Indian courts mandate those sentenced to rigorous imprisonment must be put to work. Therefore, a significant proportion of Tihar’s 12,000 inmates are employed in the prison factories that produce school furniture, file covers for the high court here, biscuits, towels, shoes and mustard oil. All the factories, with the exception of MFE and shoes units, are owned and operated by the state. Of late, prison officials said, private companies had shown interest.
“The companies get a captive, uninterrupted labour supply,” said M K Dwivedi, superintendent of Jail Two. “Prison wages are much lower than wages paid outside, and once trained, a worker can’t leave and join a competitor.” There are no unions, no factory inspectors, few strikes, electricity at cost, and commercial space at Rs 10 per sq ft. Prison authorities are responsible for the discipline, meals and accommodation of its worker inmates.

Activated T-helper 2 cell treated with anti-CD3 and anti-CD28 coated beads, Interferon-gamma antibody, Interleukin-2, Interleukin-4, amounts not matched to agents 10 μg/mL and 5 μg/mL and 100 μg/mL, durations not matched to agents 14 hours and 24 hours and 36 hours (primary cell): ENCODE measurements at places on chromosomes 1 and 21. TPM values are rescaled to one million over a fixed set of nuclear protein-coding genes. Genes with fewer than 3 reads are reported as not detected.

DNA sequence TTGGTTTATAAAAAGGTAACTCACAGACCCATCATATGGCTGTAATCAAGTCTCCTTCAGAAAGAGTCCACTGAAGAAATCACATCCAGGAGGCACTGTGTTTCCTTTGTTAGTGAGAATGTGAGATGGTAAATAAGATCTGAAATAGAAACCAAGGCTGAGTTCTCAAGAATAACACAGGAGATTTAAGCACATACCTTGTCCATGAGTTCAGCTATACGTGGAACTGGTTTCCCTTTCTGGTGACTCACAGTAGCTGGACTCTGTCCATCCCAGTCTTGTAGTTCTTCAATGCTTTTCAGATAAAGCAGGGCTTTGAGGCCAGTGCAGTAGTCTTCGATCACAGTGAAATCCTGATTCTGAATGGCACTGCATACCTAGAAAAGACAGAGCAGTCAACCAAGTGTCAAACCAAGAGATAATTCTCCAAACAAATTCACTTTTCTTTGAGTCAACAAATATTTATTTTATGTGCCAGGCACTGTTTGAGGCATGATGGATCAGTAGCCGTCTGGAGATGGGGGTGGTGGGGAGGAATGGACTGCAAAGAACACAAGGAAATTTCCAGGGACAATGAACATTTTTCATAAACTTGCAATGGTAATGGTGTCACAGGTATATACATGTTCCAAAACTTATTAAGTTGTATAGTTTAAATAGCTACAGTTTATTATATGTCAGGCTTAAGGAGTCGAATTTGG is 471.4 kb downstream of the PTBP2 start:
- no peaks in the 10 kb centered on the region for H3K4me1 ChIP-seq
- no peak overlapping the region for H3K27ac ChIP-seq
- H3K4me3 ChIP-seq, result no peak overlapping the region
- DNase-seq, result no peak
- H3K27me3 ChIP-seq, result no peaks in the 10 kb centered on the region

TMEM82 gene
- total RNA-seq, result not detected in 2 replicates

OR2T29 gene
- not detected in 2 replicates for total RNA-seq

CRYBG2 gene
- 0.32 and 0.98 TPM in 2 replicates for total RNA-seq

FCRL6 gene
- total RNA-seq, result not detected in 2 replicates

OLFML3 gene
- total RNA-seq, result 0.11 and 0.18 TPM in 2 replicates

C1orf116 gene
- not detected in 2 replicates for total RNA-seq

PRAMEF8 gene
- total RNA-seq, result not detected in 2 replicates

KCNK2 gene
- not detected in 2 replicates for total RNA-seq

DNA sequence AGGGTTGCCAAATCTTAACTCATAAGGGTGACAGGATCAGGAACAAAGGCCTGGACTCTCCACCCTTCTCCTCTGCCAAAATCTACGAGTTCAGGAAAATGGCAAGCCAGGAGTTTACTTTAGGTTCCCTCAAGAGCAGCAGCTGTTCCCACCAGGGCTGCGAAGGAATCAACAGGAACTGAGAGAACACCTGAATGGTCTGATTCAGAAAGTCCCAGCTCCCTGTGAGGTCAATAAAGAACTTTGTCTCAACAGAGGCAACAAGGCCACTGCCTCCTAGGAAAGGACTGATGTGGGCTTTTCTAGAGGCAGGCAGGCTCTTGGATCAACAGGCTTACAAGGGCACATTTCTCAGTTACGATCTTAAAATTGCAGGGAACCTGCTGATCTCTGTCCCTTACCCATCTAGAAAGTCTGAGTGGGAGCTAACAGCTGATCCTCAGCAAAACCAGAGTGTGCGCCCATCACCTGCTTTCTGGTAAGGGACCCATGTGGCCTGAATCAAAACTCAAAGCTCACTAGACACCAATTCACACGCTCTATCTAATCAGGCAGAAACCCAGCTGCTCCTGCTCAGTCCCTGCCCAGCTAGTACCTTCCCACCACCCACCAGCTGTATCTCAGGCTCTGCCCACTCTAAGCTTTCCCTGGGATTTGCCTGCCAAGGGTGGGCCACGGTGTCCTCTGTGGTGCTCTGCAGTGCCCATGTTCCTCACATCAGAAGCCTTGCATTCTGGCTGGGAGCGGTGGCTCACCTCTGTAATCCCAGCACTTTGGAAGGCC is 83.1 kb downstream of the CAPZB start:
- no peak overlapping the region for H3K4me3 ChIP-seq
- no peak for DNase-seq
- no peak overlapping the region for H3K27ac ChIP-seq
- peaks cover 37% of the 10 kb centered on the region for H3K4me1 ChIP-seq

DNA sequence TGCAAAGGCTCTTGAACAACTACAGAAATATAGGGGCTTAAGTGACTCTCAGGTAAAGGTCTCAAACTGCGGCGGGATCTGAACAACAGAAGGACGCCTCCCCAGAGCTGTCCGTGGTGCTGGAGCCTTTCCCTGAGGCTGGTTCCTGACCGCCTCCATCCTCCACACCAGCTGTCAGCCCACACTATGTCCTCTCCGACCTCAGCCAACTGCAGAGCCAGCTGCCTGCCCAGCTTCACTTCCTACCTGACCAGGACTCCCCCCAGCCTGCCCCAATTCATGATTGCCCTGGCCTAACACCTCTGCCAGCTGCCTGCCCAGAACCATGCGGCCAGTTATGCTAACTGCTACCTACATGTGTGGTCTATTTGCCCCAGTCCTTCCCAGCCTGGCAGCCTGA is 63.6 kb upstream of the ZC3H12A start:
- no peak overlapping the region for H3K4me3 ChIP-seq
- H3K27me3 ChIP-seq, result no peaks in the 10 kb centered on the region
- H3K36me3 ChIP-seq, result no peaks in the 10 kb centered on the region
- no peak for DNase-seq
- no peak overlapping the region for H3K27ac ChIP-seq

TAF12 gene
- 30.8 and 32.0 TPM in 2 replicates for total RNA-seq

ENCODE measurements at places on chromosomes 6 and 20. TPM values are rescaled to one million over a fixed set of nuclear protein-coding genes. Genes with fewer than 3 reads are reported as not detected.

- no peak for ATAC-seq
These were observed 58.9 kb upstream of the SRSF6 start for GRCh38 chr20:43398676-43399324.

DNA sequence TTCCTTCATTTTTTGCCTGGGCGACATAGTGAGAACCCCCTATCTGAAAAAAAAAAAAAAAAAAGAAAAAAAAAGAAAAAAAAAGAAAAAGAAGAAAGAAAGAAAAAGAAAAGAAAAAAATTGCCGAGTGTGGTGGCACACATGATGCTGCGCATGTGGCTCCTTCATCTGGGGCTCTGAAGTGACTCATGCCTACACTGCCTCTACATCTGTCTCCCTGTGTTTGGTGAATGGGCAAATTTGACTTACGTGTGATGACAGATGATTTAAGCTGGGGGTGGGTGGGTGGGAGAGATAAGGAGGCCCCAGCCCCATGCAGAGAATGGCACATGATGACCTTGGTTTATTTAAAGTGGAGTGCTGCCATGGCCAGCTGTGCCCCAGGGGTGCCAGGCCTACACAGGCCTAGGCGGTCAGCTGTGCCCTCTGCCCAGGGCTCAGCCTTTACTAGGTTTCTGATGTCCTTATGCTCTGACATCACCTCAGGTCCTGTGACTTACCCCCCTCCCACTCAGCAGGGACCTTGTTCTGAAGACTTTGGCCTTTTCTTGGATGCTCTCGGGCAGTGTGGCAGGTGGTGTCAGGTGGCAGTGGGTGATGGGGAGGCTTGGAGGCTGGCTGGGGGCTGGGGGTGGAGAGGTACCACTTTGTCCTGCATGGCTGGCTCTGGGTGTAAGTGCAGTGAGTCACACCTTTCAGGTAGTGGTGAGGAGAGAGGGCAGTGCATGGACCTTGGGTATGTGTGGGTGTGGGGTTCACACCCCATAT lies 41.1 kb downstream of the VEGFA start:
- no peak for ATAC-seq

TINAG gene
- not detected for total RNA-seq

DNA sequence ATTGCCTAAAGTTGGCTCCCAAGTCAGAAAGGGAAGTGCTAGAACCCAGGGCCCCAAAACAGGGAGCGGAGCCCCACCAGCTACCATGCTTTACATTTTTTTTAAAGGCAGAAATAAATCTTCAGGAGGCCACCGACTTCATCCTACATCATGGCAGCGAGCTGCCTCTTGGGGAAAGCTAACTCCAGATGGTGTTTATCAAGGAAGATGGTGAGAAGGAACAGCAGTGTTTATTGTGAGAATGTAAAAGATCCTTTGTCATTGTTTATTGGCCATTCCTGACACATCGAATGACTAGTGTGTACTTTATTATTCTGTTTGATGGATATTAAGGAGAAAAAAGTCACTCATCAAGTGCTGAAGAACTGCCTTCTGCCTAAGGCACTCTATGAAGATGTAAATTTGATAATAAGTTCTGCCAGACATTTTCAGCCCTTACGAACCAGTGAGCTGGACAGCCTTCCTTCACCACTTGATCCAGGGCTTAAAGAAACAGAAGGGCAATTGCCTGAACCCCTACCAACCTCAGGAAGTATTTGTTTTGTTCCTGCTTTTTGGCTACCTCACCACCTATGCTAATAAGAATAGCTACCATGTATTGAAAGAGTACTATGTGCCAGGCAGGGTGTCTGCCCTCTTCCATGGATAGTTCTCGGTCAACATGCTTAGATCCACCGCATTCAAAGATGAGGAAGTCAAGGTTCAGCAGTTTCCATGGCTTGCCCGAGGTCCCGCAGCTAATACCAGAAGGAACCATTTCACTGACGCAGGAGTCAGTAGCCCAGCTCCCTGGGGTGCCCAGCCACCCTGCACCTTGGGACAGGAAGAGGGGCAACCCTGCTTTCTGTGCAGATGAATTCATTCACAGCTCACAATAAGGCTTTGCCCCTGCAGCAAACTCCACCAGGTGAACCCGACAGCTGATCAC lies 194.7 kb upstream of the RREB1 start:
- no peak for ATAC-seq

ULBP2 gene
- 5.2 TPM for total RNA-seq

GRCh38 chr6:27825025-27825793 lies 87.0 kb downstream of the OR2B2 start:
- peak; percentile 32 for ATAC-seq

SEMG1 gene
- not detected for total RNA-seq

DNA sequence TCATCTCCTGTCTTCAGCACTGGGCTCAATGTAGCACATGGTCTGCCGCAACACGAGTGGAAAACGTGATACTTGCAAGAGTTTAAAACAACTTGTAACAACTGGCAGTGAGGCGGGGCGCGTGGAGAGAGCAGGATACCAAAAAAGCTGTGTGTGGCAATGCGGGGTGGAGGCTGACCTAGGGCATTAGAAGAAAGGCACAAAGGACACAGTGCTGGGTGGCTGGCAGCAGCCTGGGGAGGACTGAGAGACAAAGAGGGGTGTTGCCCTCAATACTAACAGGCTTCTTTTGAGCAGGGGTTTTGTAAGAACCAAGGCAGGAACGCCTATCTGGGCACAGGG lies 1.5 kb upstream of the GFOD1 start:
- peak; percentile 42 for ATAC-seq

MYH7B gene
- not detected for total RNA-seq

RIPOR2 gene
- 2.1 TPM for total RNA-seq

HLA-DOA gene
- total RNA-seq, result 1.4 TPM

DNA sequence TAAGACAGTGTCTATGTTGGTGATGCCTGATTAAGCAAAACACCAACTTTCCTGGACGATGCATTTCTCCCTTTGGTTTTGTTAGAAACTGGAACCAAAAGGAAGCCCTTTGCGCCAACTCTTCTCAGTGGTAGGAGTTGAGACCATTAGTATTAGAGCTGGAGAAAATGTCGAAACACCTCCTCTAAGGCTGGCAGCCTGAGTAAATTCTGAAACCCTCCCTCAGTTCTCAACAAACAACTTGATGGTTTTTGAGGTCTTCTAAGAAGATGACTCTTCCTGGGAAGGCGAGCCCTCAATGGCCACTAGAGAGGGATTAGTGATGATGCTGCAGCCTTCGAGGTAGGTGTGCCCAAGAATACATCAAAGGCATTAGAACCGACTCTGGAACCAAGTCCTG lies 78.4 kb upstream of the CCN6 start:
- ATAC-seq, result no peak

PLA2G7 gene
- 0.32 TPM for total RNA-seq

Tihar inmates are paid Rs 99 a day for eight hours of skilled work, and Rs 70 a day for unskilled work. A quarter of these wages is deducted and directed towards a victims’ relief fund.
Minda Furukawa pays 15 per cent more than prison wages, or Rs 113.85 a day, for skilled workers. It contributes 10 per cent, or Rs 11.30 per worker, per day, to the prison welfare fund – a total cost of Rs 125.15 per worker, per day for skilled work.
Minimum wages in Delhi are three times higher – Rs 399 a day for skilled work and Rs 329 a day for unskilled work.
“Theoretically, our wage bill is lower in prison, but we actually spend more on logistics, dual inspections, supervision and training,” said N K Taneja, Minda’s chief marketing officer. “The objective is not to save on wages; the objective is to do something for society.”
An automobile’s wire harnesses control all electricals from the ignition to the lights, and consist of a set of insulated wires taped together by hand.